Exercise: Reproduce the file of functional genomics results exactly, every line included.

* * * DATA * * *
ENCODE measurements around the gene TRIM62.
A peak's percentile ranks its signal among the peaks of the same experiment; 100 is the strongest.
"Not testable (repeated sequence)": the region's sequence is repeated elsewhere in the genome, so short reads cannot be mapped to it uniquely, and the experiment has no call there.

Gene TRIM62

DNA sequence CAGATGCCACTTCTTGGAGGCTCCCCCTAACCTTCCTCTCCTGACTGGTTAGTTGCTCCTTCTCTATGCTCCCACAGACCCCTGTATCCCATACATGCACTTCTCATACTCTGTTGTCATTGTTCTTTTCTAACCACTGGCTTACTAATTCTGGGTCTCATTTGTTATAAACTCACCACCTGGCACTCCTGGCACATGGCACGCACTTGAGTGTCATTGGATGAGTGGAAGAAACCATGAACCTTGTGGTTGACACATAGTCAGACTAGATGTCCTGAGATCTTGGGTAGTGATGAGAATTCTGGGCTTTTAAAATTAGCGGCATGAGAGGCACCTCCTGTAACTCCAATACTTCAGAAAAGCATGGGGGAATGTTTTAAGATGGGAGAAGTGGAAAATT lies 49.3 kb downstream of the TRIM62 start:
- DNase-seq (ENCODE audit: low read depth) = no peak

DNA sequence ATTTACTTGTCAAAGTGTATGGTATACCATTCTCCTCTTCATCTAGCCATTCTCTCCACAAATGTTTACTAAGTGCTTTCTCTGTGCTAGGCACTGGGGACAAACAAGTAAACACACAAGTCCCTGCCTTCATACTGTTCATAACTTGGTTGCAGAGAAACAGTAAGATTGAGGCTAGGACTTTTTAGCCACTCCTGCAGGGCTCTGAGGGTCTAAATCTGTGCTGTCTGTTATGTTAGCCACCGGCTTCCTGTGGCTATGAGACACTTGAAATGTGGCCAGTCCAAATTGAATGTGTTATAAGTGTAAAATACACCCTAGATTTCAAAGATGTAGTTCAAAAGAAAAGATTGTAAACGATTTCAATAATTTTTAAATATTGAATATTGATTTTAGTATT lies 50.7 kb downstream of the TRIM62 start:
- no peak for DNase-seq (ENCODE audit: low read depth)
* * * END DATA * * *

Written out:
ENCODE measurements around the gene TRIM62.
A peak's percentile ranks its signal among the peaks of the same experiment; 100 is the strongest.
"Not testable (repeated sequence)": the region's sequence is repeated elsewhere in the genome, so short reads cannot be mapped to it uniquely, and the experiment has no call there.

Gene TRIM62

DNA sequence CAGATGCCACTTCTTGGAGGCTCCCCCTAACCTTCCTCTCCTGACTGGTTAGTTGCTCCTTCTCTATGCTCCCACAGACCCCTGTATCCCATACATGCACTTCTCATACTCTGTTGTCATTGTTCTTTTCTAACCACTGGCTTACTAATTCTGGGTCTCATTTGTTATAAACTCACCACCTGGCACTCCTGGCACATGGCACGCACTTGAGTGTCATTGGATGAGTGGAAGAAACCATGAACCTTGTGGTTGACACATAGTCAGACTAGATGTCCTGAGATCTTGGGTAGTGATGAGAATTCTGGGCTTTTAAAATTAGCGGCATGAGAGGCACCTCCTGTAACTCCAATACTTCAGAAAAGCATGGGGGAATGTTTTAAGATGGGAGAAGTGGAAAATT lies 49.3 kb downstream of the TRIM62 start:
- DNase-seq (ENCODE audit: low read depth) = no peak

DNA sequence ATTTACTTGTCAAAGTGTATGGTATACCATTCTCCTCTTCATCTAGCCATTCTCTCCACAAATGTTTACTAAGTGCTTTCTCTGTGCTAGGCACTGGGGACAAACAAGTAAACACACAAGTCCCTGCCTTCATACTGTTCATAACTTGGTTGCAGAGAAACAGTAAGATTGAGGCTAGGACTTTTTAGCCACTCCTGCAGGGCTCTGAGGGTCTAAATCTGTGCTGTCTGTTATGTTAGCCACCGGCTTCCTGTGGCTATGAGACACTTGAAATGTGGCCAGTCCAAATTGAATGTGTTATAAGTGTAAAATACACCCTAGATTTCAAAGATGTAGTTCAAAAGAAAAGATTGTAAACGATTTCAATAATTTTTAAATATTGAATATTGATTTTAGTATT lies 50.7 kb downstream of the TRIM62 start:
- no peak for DNase-seq (ENCODE audit: low read depth)